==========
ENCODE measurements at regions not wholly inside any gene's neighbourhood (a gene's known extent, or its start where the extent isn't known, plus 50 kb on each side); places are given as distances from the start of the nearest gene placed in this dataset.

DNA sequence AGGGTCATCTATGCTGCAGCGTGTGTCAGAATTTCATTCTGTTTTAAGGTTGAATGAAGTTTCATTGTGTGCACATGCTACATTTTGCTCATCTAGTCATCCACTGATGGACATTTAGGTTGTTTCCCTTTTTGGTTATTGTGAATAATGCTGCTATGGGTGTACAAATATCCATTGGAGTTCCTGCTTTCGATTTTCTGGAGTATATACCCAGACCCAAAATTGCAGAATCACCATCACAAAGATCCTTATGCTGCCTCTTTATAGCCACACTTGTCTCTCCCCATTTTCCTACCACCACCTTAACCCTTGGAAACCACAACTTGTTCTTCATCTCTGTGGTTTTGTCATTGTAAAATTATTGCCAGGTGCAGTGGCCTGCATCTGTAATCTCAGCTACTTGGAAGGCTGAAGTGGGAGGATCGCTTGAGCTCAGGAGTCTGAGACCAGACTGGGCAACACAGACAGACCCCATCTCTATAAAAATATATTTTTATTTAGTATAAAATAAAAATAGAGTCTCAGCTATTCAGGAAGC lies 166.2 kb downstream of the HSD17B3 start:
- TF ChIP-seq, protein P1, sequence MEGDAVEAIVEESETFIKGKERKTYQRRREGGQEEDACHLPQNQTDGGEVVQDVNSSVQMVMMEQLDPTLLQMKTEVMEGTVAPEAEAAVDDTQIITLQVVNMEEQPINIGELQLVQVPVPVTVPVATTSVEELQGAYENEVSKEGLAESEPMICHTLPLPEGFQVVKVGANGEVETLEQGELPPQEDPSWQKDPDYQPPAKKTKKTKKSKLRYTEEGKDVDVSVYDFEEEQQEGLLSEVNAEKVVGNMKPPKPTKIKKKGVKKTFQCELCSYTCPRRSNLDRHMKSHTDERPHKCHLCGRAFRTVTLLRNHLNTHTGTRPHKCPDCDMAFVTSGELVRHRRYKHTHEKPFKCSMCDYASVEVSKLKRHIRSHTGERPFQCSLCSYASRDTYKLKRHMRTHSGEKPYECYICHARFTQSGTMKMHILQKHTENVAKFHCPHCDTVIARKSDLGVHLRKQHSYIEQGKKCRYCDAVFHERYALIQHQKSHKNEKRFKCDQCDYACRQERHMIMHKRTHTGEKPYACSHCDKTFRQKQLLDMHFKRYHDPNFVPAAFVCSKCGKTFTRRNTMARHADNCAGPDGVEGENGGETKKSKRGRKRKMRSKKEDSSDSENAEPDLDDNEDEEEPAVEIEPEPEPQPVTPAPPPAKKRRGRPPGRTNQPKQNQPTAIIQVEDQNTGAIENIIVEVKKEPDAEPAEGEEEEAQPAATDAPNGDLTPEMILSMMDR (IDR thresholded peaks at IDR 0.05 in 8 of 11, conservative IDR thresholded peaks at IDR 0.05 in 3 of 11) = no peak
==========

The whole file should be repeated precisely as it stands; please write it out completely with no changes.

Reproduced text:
ENCODE measurements at regions not wholly inside any gene's neighbourhood (a gene's known extent, or its start where the extent isn't known, plus 50 kb on each side); places are given as distances from the start of the nearest gene placed in this dataset.

DNA sequence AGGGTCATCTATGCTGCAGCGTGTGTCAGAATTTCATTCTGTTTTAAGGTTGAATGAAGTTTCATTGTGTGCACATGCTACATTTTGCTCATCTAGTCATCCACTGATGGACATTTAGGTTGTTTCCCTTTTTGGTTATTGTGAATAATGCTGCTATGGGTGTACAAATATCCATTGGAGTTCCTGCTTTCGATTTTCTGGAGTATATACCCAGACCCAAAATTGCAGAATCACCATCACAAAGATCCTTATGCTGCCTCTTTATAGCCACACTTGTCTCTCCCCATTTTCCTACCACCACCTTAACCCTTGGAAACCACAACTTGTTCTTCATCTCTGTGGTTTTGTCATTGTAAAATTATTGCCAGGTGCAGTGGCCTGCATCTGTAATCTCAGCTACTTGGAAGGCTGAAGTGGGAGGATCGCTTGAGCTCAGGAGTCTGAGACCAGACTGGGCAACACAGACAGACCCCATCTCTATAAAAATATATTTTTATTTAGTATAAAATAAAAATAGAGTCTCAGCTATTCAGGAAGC lies 166.2 kb downstream of the HSD17B3 start:
- TF ChIP-seq, protein P1, sequence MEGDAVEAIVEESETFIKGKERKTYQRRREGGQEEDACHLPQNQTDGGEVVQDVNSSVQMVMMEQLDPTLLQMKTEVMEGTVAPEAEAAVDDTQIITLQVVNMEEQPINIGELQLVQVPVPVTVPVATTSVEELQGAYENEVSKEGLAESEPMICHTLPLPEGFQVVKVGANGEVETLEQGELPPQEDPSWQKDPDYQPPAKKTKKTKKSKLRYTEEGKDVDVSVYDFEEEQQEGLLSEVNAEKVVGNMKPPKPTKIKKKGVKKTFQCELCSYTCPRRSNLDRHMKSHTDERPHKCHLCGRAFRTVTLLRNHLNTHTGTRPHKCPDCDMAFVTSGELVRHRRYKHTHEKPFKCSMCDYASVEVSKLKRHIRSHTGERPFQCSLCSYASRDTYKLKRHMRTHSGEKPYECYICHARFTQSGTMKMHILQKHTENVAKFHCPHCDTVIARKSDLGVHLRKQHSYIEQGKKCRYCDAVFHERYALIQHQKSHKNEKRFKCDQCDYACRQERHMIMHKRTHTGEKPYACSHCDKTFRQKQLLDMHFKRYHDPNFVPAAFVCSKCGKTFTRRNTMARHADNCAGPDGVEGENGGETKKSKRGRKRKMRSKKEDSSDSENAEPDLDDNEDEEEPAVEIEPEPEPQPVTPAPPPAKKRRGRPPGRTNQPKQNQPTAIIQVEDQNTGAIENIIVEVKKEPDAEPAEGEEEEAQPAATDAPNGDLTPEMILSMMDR (IDR thresholded peaks at IDR 0.05 in 8 of 11, conservative IDR thresholded peaks at IDR 0.05 in 3 of 11) = no peak